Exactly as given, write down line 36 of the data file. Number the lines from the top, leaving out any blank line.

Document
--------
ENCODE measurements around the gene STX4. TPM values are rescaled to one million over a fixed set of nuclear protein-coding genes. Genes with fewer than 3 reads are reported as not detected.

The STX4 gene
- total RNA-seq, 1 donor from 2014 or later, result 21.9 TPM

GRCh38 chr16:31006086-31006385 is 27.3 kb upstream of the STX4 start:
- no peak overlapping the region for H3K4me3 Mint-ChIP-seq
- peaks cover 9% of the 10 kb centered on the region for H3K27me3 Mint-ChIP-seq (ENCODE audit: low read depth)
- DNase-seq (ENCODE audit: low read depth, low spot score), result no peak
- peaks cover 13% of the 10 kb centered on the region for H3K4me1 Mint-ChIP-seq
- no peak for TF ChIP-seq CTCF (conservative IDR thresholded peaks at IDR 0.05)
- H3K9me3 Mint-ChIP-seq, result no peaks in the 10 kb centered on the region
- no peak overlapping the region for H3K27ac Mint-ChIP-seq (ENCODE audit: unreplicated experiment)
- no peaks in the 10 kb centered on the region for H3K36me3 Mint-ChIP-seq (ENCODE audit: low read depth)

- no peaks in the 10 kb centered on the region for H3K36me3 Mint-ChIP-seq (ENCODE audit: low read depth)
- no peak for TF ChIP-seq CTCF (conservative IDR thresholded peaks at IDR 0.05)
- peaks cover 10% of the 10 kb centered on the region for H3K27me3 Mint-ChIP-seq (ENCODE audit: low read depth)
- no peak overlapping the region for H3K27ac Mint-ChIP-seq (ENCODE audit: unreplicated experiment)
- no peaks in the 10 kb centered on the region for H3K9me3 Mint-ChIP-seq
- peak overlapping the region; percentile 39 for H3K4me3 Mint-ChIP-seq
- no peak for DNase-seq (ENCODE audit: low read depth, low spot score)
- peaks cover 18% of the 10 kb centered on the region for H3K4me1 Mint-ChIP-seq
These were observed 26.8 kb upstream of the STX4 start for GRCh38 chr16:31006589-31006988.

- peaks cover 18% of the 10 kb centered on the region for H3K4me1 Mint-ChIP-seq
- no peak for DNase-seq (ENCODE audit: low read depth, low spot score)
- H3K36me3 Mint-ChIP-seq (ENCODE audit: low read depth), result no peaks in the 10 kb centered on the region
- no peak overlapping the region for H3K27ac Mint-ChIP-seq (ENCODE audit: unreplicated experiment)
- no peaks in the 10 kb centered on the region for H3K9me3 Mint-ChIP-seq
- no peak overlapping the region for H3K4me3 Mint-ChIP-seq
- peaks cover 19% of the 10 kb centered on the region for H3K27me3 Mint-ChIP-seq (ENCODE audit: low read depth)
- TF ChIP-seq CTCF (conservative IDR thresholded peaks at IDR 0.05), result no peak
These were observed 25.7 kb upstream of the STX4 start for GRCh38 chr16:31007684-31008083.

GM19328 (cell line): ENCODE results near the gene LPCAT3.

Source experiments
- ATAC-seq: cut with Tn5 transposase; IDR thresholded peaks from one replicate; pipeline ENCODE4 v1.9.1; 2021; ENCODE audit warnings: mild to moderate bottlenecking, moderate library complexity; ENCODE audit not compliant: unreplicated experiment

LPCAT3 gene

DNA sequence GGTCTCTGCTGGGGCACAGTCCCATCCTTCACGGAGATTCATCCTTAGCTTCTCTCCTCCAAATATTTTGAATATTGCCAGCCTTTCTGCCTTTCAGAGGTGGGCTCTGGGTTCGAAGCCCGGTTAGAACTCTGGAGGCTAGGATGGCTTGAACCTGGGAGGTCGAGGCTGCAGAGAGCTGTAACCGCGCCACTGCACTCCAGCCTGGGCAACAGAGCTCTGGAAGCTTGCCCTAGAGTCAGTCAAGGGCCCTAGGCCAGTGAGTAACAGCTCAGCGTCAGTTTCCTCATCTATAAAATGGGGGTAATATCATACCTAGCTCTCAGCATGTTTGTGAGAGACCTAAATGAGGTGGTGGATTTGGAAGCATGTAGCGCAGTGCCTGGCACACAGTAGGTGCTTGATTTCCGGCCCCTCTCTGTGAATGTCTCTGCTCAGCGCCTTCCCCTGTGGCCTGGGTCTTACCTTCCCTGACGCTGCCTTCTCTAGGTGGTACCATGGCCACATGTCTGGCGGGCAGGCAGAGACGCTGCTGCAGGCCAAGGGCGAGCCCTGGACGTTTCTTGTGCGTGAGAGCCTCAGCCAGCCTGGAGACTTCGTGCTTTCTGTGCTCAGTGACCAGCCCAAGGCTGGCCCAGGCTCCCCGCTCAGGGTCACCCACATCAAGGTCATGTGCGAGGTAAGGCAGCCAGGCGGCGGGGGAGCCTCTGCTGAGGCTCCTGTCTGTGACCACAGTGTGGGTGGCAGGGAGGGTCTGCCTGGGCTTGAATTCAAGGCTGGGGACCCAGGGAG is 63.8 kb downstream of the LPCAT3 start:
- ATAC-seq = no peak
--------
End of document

- ATAC-seq = no peak